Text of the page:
When I left Toronto for NorCal, I expected to keep my loyalty to the Blue Jays. And I’m trying. I’m trying real hard. They’re not making it easy.
It’s not the losing. I can handle that. I’ve handled that for years. It’s not even that I now live in a part of the world that hosts two winning teams, both fun for different reasons, and one of whom is on their way to the World Series. If anything, that makes it harder. It makes me feel a bit like a bandwagoneer. Losing my place amongst the Jays faithful but will I ever really be a Giants fan?
Have I endured enough losing to call myself that?
Because losing isn’t just a part of baseball, it is baseball. There is something shady about the person who is only attracted to winning ballclubs. They stink of Yankee.
Being a fan of a losing ballclub is not without its rewards. Think how good those long-time Cubs faithful will feel when they finally win a World Series. Every losing year, another chip in the joy pile.
Problem is, sometimes you just run out chips.
Moving has done damage to my bank.
And being away from my team has provided is some perspective. Distance can do that. And sometimes it’s an ugly thing. Like one of those holographic pictures.
Pulling my nose away from the Blue Jays, an image has jumped out. One I didn’t want to see. One I would just as soon unsee. But it’s there. Big words: “It’s a clown team, bro.”
I hope it’s an illusion.
Since I left, the shortstop has appeared, on field, with a homophobic slur written on his face. That’s bad enough. But what bugged me about is not the idiocy of some jock or even the ham-handed response by the organization. It’s that things got that far in the first place.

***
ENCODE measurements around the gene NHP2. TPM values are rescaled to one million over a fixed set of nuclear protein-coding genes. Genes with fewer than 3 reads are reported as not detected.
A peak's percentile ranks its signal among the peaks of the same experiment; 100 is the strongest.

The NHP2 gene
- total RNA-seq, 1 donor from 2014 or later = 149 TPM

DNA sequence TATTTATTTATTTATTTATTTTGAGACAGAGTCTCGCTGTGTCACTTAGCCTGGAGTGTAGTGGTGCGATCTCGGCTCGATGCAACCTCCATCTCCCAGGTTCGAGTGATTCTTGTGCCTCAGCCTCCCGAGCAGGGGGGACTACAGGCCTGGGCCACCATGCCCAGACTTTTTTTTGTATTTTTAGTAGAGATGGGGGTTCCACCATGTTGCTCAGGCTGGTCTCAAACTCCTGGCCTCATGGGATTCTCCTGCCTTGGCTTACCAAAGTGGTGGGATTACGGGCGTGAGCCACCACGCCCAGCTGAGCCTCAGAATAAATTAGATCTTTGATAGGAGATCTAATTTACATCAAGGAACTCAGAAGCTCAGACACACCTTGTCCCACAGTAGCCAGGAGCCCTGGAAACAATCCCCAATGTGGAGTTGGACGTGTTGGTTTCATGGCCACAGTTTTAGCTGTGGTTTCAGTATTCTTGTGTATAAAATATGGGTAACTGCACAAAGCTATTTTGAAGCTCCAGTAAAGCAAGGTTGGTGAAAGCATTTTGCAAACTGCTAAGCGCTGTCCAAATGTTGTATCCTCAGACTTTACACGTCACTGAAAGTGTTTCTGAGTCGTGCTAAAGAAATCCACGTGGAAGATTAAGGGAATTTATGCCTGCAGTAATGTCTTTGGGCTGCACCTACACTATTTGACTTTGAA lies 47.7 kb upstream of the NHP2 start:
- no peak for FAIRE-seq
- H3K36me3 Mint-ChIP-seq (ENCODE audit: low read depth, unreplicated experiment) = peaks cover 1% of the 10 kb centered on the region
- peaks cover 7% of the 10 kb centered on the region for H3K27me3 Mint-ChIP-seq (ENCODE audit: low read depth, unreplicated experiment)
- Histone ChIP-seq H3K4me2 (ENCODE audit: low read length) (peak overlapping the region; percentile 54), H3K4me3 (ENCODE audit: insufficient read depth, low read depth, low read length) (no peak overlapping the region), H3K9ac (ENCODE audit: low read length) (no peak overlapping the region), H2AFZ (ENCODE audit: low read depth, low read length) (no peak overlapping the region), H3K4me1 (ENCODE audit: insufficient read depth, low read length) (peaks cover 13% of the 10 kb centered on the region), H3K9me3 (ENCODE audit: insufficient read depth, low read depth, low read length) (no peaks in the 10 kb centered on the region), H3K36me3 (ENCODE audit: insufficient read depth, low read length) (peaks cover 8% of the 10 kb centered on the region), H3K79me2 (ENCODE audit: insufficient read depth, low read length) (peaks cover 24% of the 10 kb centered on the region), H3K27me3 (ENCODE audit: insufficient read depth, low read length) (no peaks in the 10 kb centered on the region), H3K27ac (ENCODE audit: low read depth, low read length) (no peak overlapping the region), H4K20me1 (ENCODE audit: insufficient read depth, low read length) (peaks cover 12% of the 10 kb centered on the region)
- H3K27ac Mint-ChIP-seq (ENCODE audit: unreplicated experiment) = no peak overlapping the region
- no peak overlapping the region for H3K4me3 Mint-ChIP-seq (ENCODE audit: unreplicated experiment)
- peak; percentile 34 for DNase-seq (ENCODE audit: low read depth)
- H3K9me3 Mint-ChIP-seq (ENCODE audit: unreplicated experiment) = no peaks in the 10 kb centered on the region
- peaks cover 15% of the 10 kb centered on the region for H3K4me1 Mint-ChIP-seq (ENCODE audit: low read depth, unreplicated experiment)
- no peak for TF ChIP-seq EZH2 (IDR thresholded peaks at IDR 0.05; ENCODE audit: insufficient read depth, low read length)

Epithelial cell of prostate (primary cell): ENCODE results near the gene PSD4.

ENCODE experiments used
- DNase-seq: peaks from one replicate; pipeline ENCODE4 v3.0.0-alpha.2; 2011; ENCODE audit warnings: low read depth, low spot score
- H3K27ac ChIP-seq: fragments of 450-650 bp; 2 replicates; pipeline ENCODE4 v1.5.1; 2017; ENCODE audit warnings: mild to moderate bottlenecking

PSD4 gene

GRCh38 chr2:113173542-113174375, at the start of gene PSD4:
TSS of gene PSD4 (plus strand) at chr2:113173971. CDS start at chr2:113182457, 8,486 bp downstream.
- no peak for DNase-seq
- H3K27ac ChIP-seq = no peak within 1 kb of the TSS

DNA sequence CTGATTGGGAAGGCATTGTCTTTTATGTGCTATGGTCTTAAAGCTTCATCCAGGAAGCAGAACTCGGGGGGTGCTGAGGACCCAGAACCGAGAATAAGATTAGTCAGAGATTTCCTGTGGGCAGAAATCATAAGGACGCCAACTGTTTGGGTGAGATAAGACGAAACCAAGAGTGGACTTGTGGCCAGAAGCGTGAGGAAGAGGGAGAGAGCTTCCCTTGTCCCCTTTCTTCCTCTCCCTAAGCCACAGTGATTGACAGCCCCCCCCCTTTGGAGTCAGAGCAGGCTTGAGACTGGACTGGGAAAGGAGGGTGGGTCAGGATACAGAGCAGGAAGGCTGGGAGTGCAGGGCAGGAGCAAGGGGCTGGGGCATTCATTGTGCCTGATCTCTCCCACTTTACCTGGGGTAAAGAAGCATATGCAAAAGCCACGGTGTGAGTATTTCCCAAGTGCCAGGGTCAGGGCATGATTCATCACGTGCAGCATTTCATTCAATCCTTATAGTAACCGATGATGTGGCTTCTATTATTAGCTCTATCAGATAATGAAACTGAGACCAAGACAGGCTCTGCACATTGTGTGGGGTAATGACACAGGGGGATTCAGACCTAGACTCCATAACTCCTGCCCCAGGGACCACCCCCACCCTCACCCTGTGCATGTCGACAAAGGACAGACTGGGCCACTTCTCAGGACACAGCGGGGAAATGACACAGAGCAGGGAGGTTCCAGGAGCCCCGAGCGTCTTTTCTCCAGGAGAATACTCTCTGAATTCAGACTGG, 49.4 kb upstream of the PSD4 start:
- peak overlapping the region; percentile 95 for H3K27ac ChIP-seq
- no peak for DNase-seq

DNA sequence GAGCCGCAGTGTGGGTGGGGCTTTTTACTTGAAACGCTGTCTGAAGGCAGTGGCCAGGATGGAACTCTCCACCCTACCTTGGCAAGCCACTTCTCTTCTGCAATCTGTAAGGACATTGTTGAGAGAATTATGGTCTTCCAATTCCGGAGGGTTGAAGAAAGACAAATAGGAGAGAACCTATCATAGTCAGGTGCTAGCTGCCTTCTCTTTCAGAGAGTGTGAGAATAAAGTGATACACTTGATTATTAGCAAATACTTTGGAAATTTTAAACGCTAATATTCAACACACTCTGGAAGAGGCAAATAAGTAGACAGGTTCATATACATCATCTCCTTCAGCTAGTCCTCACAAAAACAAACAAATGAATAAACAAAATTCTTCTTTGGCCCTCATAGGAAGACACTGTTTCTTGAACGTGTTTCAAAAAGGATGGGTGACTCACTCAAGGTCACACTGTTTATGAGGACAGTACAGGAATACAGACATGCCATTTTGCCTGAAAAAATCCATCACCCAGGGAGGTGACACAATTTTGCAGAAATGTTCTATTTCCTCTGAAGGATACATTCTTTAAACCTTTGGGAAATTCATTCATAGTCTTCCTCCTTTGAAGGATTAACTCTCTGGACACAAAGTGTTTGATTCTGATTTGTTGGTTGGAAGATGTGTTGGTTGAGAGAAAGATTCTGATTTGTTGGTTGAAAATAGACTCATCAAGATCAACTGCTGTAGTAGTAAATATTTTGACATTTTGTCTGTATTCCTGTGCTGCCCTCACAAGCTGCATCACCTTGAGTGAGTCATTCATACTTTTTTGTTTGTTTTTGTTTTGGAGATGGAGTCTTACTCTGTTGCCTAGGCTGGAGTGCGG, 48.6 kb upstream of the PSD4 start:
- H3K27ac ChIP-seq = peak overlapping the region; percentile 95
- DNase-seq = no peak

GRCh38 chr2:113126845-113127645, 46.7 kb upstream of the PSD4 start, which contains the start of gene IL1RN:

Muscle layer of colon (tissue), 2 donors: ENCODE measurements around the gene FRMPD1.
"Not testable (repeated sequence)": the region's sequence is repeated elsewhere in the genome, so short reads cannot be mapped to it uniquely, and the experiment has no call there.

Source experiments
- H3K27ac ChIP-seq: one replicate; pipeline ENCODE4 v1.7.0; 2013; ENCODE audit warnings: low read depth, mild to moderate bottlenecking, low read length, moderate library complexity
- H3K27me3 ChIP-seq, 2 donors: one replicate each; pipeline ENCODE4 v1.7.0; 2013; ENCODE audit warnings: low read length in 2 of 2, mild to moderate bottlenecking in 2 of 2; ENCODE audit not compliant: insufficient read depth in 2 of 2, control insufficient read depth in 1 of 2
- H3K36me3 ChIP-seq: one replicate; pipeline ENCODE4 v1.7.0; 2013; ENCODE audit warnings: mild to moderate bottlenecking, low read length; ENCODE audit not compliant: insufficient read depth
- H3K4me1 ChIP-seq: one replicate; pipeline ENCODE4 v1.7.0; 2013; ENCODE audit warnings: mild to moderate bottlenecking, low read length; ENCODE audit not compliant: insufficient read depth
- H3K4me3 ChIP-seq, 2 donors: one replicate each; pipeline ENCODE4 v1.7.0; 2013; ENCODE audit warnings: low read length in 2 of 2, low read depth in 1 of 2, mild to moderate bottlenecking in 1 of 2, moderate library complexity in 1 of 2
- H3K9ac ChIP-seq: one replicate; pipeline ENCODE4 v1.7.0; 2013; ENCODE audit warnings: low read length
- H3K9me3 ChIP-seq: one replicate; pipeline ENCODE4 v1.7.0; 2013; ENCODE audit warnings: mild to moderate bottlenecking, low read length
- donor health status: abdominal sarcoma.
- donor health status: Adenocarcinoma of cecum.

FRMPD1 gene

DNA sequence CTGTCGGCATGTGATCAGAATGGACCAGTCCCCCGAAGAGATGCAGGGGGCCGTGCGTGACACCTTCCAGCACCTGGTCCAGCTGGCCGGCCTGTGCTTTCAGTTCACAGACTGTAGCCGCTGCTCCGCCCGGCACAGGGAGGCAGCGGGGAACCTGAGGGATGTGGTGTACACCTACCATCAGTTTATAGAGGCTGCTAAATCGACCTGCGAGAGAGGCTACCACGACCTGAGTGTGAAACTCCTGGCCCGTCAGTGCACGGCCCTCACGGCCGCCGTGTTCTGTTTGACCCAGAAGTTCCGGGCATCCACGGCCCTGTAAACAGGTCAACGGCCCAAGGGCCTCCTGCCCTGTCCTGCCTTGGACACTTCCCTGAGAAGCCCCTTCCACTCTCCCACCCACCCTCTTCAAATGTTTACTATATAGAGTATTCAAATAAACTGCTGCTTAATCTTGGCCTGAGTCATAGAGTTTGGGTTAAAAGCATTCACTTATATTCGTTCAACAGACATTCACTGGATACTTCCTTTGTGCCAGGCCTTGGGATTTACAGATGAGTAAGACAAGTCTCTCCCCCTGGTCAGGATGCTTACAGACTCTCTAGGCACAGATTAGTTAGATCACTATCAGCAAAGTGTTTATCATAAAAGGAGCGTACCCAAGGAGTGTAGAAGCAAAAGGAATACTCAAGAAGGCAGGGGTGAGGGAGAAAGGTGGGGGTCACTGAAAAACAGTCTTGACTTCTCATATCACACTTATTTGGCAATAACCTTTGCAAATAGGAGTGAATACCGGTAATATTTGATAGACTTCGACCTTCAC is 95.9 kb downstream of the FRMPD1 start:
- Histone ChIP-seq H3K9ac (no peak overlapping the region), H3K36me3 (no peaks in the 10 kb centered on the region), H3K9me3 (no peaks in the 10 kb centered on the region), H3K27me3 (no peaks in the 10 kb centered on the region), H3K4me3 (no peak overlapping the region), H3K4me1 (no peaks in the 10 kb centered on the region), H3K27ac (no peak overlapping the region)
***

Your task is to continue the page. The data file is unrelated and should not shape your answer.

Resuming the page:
Toronto has a large gay population and prides itself as a gay-friendly city. The Blue Jays should have embraced that long before this. They should have had a float in the pride parade, should have been involved in groups like You Can Play from the beginning and should have been visible supporters of the gay community. The San Francisco Giants have no problem with it.
And they’re on their way to the World Series.
In Toronto, it took a crisis to start this conversation.
But it’s always a fucking crisis, isn’t it?
After that, the details of Snider debacle came to light. And make no mistake, it was a debacle. Many of us could see that last year, if not the year before.The team took one of the brightest young talents in the game and mismanaged him until he was worth middle of the road, relief pitching. And they went after relief pitching. In a year when it so did not matter.
Does one even go after relief pitching? Like, who gives a fuck? That shit is unpredictable See Santos. See Casey.
Now, in what I hope is the final low point of this terrible season, they’ve traded their manager, who never wanted to be there, to a hated divisional rival for a utility player who might not even be in the majors next season.
Now, I understand that, by the metrics, a player is always worth more than a manager. That case can be made and made well. But the metrics that measure a manager’s performance are flawed. The part that can be measured, the in-game stuff, is just the tip of the iceberg.
By any measurement, Mr. John was lacking. In-game, he was awful. Clubhouse wise, the team seemed completely out of control. He couldn’t even throw a decent press conference.
So the team turning him into an asset of any kind is a minor victory. But it’s really minor. I’d also say it’s pyrrhic. The team can’t endure many more victories like this.